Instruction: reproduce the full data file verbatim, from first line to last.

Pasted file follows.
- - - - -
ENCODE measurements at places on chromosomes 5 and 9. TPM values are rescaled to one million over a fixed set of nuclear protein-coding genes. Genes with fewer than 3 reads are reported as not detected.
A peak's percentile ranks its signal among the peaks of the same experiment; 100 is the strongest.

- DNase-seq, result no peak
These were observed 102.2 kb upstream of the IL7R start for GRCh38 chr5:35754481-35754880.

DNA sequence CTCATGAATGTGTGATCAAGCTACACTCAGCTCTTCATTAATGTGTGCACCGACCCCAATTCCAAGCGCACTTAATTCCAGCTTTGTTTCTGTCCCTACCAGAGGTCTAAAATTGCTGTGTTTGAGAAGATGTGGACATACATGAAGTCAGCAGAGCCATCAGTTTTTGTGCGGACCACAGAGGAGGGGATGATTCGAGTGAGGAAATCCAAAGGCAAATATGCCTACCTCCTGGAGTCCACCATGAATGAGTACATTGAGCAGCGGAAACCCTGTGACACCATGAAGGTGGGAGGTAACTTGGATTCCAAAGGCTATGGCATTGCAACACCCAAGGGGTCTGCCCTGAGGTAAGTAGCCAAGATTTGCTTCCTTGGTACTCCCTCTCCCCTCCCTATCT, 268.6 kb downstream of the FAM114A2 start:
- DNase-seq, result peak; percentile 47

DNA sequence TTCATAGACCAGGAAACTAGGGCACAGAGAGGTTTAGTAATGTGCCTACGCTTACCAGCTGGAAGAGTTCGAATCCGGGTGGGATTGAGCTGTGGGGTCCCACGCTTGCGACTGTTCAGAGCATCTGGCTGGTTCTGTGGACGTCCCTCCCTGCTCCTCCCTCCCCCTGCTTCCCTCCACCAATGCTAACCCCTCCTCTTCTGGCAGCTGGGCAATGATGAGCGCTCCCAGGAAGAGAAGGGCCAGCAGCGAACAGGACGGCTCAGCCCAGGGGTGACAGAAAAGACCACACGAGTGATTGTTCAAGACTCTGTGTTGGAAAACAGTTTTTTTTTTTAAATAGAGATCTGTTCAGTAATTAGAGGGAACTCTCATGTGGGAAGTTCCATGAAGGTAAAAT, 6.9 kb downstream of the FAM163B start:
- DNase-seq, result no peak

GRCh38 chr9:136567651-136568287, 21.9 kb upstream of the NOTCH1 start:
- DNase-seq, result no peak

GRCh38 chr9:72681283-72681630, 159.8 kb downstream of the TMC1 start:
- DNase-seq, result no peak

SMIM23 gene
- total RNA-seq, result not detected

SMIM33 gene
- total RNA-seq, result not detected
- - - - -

ENCODE measurements at places on chromosomes 5 and 9. TPM values are rescaled to one million over a fixed set of nuclear protein-coding genes. Genes with fewer than 3 reads are reported as not detected.
A peak's percentile ranks its signal among the peaks of the same experiment; 100 is the strongest.

- DNase-seq, result no peak
These were observed 102.2 kb upstream of the IL7R start for GRCh38 chr5:35754481-35754880.

DNA sequence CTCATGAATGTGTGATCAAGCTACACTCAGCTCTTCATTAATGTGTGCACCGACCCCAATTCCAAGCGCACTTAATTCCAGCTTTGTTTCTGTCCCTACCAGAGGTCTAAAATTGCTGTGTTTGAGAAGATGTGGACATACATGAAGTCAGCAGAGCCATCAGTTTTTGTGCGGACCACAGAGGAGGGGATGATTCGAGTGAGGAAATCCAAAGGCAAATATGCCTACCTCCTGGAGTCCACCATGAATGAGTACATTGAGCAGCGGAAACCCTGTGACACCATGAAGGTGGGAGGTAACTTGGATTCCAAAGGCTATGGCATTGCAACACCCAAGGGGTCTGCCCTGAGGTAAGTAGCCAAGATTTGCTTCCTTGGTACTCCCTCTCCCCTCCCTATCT, 268.6 kb downstream of the FAM114A2 start:
- DNase-seq, result peak; percentile 47

DNA sequence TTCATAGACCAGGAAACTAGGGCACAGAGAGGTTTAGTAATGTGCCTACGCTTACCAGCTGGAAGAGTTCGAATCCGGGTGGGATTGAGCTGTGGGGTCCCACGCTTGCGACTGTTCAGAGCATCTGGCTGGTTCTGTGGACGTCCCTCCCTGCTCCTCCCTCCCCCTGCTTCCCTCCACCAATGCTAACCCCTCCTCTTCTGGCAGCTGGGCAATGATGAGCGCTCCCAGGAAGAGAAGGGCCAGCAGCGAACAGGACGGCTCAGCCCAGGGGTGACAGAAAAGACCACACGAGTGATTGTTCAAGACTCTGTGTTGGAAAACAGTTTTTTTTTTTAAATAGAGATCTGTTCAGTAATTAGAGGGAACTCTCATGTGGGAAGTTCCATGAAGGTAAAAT, 6.9 kb downstream of the FAM163B start:
- DNase-seq, result no peak

GRCh38 chr9:136567651-136568287, 21.9 kb upstream of the NOTCH1 start:
- DNase-seq, result no peak

GRCh38 chr9:72681283-72681630, 159.8 kb downstream of the TMC1 start:
- DNase-seq, result no peak

SMIM23 gene
- total RNA-seq, result not detected

SMIM33 gene
- total RNA-seq, result not detected